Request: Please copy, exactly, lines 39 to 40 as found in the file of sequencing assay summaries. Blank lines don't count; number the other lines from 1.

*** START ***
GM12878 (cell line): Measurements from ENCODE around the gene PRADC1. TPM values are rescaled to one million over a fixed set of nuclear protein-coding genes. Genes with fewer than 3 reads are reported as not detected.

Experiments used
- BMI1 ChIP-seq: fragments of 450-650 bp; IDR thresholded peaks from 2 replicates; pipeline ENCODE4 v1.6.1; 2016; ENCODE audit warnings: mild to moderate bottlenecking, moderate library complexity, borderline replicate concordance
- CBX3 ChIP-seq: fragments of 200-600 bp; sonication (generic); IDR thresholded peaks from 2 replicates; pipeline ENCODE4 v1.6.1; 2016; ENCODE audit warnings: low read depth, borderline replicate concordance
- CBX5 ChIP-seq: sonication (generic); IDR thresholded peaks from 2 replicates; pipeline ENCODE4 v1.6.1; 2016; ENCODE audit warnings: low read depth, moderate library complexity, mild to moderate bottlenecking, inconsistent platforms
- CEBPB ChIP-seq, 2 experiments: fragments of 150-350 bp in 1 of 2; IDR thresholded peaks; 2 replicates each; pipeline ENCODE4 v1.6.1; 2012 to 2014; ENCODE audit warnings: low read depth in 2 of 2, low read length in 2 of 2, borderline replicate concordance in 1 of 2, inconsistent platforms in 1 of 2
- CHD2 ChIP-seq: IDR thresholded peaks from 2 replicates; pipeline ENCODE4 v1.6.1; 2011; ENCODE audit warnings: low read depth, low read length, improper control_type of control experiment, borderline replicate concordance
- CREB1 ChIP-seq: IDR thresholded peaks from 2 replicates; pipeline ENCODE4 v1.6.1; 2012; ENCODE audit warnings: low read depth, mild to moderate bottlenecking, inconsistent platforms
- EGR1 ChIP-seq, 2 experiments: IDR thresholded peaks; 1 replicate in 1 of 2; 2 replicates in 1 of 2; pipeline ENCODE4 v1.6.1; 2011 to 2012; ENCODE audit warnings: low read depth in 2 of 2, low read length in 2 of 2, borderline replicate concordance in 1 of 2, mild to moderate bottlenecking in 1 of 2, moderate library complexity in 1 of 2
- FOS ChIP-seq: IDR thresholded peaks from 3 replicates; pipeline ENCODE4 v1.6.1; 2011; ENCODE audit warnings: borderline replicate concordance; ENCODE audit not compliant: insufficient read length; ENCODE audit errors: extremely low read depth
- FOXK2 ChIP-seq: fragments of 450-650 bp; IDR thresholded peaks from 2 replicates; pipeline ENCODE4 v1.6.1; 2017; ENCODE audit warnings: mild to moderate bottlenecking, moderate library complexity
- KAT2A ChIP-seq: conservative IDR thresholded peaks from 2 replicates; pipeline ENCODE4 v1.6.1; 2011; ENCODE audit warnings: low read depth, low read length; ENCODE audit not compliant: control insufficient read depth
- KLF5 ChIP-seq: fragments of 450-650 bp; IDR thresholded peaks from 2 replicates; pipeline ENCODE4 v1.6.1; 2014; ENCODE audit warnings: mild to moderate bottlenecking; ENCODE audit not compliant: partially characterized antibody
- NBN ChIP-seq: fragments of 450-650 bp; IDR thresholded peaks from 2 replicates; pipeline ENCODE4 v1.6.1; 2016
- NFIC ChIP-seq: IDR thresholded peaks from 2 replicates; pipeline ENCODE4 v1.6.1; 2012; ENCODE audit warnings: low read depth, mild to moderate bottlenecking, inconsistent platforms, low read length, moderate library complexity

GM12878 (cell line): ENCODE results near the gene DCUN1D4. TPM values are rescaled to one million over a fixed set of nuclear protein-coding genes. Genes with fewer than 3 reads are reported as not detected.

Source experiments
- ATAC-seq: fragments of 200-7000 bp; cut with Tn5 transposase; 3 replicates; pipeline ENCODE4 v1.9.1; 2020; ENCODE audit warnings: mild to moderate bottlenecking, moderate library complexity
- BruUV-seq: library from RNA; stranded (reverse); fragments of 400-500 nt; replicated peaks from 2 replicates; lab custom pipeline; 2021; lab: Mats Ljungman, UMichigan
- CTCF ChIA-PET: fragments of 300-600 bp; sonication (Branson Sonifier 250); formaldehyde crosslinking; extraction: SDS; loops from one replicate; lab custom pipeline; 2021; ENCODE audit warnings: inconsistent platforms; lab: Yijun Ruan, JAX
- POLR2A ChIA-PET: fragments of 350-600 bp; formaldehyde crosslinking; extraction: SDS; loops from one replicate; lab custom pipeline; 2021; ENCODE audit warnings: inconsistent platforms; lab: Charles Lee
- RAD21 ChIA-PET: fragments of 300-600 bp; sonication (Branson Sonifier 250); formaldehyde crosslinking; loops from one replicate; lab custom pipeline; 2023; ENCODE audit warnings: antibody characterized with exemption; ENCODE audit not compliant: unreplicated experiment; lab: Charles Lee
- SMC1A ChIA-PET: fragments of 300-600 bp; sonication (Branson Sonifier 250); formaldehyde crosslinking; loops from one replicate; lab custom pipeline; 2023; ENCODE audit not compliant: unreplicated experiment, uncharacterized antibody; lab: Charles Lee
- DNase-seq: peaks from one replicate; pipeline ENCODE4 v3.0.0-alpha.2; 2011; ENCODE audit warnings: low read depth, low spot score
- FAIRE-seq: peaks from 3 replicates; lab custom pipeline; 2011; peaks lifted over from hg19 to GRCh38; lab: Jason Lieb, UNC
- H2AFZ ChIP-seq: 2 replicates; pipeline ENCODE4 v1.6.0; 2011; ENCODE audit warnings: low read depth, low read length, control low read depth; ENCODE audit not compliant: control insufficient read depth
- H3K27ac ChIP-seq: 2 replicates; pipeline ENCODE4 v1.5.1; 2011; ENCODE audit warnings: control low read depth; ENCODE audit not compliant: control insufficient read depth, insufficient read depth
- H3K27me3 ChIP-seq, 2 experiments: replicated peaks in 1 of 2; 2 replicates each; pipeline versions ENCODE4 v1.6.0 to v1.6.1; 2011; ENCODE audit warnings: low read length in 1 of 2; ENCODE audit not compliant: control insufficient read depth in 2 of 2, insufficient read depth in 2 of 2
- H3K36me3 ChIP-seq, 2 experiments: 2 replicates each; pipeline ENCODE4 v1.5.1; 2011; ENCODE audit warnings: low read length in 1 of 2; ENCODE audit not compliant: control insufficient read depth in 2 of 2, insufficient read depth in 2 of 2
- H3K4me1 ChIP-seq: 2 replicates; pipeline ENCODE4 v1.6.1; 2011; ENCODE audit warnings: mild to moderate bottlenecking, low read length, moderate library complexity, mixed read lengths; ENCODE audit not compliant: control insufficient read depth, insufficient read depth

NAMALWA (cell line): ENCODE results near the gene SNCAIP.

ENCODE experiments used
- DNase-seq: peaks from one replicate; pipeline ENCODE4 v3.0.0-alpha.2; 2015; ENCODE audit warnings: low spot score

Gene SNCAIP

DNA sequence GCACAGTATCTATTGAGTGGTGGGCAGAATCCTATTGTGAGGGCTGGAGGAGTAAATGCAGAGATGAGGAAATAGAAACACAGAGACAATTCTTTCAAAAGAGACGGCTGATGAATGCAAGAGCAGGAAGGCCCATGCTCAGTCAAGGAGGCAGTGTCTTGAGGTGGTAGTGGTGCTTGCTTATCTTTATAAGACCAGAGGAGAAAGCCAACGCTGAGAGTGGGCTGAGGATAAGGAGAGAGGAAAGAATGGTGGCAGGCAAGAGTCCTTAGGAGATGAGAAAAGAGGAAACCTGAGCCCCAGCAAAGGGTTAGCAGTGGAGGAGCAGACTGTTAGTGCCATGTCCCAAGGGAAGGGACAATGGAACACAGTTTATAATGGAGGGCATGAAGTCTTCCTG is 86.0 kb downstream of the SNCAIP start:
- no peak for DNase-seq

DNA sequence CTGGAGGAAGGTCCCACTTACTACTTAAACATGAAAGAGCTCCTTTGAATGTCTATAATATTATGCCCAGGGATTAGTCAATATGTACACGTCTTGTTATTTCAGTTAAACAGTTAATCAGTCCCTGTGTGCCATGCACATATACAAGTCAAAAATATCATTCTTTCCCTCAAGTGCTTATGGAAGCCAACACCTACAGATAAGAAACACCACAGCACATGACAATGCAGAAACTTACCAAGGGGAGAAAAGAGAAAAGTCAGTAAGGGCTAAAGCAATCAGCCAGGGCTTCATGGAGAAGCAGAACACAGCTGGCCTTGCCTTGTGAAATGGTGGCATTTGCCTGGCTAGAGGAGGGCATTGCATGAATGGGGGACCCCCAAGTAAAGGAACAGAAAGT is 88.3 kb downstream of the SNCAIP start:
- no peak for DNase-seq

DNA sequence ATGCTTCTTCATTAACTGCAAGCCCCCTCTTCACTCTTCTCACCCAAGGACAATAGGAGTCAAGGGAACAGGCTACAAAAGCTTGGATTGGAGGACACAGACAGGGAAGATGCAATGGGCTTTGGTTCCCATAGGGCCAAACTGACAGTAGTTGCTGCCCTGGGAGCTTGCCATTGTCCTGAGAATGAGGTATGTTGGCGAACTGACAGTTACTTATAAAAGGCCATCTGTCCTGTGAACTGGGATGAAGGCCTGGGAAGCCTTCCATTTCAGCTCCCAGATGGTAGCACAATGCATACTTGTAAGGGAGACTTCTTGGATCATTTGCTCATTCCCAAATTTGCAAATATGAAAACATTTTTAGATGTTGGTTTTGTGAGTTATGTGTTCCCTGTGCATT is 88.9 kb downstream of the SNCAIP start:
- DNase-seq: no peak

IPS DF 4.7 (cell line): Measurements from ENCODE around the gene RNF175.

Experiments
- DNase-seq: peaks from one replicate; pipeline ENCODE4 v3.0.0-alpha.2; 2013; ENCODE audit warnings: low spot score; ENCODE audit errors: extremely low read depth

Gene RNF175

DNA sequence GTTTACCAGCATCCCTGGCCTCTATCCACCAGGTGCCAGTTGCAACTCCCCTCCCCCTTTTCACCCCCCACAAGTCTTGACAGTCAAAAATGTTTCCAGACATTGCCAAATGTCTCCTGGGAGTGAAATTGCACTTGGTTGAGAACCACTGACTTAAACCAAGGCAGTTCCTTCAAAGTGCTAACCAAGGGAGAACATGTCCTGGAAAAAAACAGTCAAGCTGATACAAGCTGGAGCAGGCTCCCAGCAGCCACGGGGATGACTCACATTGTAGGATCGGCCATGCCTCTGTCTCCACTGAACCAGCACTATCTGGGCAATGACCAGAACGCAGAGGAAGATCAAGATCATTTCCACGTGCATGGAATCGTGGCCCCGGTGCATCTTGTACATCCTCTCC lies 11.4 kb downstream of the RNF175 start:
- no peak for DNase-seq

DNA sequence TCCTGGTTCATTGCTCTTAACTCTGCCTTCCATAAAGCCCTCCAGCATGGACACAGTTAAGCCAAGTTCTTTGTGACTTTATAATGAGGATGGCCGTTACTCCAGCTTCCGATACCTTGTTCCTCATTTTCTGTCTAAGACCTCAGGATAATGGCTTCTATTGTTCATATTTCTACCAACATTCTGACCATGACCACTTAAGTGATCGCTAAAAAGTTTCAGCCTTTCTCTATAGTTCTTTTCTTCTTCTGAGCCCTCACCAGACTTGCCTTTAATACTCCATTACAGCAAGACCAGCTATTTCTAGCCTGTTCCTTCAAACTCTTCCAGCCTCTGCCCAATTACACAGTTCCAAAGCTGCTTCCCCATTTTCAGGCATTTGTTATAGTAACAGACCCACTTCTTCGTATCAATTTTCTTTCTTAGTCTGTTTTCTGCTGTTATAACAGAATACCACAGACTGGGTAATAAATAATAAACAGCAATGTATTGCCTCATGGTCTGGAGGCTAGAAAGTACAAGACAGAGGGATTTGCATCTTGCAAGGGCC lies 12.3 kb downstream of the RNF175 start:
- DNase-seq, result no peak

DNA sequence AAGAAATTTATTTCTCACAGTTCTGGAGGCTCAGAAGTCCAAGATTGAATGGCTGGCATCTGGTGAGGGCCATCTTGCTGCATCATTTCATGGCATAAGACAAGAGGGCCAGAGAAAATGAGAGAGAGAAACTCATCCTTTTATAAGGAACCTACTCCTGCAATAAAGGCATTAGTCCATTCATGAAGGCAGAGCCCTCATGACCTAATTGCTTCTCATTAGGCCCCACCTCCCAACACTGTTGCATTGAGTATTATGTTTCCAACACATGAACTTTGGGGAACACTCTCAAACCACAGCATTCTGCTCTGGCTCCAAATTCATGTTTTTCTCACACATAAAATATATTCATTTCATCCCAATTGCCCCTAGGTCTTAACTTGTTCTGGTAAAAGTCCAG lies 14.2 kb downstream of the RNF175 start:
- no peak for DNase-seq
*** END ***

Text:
DNA sequence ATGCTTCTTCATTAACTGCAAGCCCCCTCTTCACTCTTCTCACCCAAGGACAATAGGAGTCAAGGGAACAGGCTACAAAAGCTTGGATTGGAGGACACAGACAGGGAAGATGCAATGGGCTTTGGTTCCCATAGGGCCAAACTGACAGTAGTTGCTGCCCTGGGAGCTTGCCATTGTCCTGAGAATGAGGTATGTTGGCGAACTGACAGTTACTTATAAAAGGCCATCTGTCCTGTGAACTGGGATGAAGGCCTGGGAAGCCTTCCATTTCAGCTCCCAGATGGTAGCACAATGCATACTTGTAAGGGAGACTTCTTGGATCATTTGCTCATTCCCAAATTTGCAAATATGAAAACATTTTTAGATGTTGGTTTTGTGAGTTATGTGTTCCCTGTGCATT is 88.9 kb downstream of the SNCAIP start:
- DNase-seq: no peak